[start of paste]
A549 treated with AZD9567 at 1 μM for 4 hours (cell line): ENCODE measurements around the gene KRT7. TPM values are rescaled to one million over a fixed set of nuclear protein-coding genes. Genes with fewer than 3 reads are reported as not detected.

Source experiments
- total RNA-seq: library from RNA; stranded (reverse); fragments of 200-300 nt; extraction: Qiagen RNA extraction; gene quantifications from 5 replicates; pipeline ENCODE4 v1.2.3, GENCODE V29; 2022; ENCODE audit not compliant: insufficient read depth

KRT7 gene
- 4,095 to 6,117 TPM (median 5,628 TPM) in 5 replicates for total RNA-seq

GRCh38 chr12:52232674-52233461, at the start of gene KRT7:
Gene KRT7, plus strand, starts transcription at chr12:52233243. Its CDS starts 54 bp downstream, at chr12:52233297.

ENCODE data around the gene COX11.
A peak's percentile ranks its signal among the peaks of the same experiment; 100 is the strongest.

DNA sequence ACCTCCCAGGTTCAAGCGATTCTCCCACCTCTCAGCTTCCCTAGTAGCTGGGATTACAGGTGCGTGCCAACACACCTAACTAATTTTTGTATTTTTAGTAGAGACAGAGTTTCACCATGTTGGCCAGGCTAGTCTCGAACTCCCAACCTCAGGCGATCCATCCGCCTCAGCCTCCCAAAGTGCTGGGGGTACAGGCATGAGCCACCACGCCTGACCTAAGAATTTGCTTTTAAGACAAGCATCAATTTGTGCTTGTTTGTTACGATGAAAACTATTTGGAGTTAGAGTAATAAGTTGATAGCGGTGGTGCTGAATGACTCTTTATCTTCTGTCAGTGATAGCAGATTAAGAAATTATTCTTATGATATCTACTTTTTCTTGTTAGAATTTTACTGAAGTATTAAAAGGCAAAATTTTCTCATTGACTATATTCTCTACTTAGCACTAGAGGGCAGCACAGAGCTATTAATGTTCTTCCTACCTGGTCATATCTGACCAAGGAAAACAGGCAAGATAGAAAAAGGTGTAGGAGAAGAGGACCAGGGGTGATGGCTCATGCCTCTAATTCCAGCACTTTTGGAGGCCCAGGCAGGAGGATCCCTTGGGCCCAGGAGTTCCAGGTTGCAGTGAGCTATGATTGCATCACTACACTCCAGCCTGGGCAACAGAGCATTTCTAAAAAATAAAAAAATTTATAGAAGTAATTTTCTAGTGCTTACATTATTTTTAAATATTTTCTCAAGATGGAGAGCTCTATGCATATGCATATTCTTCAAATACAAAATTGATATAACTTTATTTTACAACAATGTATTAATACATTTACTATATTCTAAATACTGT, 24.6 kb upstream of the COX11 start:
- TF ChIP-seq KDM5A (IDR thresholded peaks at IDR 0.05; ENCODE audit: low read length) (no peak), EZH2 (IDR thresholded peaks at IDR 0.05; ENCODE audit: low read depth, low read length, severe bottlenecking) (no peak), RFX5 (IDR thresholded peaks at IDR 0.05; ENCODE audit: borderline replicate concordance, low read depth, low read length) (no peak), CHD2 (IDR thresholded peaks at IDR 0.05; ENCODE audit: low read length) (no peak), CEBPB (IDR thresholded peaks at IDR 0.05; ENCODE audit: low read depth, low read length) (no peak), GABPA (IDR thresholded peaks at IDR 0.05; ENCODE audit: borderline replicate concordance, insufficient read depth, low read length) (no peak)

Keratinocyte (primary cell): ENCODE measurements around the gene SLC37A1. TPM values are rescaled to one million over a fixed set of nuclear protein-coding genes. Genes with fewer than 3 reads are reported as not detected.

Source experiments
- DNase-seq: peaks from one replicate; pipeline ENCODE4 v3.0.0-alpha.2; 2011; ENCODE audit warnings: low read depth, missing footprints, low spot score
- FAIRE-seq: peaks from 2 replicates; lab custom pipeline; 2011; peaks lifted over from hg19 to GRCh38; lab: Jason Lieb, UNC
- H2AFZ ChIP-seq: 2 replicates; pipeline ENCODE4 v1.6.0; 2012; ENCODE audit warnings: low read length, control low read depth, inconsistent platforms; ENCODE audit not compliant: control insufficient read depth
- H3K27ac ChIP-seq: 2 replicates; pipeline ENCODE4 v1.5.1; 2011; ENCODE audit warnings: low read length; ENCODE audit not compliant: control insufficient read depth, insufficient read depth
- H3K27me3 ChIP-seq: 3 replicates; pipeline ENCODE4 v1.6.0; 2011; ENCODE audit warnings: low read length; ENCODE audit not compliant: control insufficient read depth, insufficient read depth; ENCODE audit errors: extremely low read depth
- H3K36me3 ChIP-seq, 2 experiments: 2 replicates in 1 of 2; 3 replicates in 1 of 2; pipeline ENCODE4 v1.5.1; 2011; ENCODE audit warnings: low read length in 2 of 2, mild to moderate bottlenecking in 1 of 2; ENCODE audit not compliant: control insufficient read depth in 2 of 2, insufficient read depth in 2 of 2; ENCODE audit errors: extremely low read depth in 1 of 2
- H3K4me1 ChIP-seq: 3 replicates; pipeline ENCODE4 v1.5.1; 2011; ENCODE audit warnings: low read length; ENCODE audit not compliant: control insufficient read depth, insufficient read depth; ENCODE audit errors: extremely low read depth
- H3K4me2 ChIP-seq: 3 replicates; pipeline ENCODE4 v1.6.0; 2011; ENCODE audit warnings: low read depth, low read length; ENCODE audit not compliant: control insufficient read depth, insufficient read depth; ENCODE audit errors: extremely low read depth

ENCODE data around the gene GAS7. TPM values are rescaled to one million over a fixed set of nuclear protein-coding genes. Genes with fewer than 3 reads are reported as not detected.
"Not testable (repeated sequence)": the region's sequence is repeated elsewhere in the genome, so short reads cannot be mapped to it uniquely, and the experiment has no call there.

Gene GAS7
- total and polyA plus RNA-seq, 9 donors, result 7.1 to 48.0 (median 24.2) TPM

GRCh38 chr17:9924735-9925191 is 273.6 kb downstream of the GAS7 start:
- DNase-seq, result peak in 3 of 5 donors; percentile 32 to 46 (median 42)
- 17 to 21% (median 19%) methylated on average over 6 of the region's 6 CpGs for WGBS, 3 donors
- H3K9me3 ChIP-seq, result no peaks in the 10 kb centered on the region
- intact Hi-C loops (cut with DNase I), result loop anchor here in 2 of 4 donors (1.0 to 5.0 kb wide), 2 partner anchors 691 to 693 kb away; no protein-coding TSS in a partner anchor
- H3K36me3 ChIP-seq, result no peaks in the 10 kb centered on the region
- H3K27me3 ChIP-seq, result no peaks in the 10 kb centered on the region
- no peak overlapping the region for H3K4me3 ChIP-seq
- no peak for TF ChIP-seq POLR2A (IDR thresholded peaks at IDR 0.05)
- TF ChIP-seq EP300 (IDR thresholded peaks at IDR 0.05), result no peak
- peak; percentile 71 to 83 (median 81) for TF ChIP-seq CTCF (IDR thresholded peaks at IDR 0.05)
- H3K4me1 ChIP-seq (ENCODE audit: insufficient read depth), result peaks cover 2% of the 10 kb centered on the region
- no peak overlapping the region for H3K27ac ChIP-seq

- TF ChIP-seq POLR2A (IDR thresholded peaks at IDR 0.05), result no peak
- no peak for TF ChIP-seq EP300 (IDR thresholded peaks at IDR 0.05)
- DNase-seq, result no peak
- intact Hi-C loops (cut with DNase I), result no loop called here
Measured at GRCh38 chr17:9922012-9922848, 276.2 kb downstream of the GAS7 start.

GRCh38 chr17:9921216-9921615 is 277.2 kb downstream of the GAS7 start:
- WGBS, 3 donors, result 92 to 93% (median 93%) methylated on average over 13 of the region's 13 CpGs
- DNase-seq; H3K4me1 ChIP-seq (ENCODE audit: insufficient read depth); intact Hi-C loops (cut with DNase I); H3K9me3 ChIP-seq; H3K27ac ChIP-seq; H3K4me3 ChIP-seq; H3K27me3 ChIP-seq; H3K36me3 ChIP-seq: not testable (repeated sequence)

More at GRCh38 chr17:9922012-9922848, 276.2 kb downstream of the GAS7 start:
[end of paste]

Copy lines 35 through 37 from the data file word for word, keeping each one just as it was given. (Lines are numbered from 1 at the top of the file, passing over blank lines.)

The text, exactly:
- TF ChIP-seq EP300 (IDR thresholded peaks at IDR 0.05), result no peak
- peak; percentile 71 to 83 (median 81) for TF ChIP-seq CTCF (IDR thresholded peaks at IDR 0.05)
- H3K4me1 ChIP-seq (ENCODE audit: insufficient read depth), result peaks cover 2% of the 10 kb centered on the region